Visual acuity testability and comparability in Australian preschool children: The Sydney paediatric eye disease study

Leone, J. F., Gole, G. A., Mitchell, P., Kifley, A., Pai, A. S-I and Rose, K. A. (2012) Visual acuity testability and comparability in Australian preschool children: The Sydney paediatric eye disease study. Eye, 26 7: 925-932. doi:10.1038/eye.2012.60


Author Leone, J. F.
Gole, G. A.
Mitchell, P.
Kifley, A.
Pai, A. S-I
Rose, K. A.
Title Visual acuity testability and comparability in Australian preschool children: The Sydney paediatric eye disease study
Journal name Eye   Check publisher's open access policy
ISSN 0950-222X
1476-5454
Publication date 2012-07
Sub-type Article (original research)
DOI 10.1038/eye.2012.60
Volume 26
Issue 7
Start page 925
End page 932
Total pages 8
Place of publication London, United Kingdom
Publisher Nature
Collection year 2013
Language eng
Formatted abstract Purpose: To establish standardised protocols for vision screening, testability and comparability of three different vision tests were examined in a population-based, cross-sectional sample of preschool children (Sydney Paediatric Eye Disease Study).

Methods: Measurement of presenting monocular distance visual acuity (VA) using the Amblyopia Treatment Study (ATS) HOTV protocol, was attempted by all (1774) children aged≥24 months. In addition, in children aged≥60 months (576), VA was also tested using the logMAR retro-illuminated HOTV or Early Treatment Diabetic Retinopathy Study (ETDRS) linear charts (CSV 1000). Children able to have both eyes tested monocularly were considered.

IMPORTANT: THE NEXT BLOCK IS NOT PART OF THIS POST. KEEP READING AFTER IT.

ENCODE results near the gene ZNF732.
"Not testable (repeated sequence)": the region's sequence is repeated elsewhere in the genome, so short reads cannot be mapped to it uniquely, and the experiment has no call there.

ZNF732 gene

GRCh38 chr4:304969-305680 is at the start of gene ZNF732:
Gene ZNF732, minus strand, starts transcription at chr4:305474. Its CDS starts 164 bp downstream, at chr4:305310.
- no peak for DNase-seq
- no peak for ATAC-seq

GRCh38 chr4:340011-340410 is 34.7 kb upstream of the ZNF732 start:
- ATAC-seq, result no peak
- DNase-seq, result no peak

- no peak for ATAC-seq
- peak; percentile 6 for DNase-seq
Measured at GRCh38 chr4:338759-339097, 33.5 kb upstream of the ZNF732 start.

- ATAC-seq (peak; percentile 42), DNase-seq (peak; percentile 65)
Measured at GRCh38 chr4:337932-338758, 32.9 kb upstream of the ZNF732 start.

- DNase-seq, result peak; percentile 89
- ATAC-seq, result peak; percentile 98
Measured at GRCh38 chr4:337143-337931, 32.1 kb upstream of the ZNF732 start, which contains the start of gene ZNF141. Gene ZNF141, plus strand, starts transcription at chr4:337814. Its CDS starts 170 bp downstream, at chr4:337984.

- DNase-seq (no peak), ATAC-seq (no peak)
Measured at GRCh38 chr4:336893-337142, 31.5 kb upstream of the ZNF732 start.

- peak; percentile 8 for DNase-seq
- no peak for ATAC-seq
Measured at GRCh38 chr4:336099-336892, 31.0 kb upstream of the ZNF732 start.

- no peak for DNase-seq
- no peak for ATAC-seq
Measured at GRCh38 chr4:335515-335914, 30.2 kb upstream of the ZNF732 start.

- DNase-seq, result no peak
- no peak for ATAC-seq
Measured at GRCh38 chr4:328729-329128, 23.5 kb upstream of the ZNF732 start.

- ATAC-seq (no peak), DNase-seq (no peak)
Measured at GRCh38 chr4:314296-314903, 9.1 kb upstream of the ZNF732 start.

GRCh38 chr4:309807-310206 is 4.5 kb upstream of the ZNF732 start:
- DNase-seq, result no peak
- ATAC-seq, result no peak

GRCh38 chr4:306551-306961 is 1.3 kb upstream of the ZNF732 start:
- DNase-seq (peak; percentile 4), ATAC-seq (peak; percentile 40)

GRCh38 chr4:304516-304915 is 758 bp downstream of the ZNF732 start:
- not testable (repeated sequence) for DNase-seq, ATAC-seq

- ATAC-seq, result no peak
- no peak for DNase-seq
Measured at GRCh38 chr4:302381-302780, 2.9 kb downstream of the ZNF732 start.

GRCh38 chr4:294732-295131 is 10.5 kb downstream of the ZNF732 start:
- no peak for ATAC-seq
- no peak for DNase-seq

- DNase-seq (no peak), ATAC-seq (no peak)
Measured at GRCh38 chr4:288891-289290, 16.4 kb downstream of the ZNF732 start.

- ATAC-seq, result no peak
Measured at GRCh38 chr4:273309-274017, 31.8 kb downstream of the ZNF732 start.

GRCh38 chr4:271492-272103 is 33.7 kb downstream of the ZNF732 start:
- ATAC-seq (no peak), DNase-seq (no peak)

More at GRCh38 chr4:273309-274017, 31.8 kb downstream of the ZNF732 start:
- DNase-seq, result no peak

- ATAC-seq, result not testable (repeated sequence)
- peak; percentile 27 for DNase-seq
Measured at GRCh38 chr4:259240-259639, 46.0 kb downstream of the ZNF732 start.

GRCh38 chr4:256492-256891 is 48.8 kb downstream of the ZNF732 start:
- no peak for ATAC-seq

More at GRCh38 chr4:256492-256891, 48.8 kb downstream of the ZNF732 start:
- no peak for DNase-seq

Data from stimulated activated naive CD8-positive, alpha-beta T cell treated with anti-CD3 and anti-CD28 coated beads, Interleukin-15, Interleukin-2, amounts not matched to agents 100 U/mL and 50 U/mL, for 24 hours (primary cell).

Results: Testability significantly increased with age for all VA tests. The ATS HOTV with an overall testability of 80% (females: 82%, males: 78%) was the most testable of the VA tests (P<0.0001). In children aged <3 years testability was low (≤47%) rising to≥80% in children aged≥3. In children≥60 months, testability was higher for the HOTV (94%) than the ETDRS (59%) chart. In those that did two VA tests, mean difference of the ATS HOTV compared with the HOTV(CSV) was -0.1, and compared with ETDRS was -0.12 (P<0.0001).

Conclusions: Children aged <3 years had poor VA testability, whereas those 3 years and above were highly testable using the ATS HOTV. The HOTV (CSV) retro-illuminated test was appropriate for children aged >5 years, and may be possible in younger children with early educational exposure. When comparing VA measures using these tests, the higher VA attained using the ATS HOTV, needs to be taken into account.
Keyword Visual acuity
Child
Preschool
Vision screening
Cross-sectional studies
Open Access Mandate Compliance Yes - Open Access (Publisher DOI)
Q-Index Code C1
Q-Index Status Confirmed Code
Institutional Status UQ
Additional Notes Published online: 13 April 2012.

Document type: Journal Article
Sub-type: Article (original research)
Collections: Official 2013 Collection
School of Medicine Publications
 
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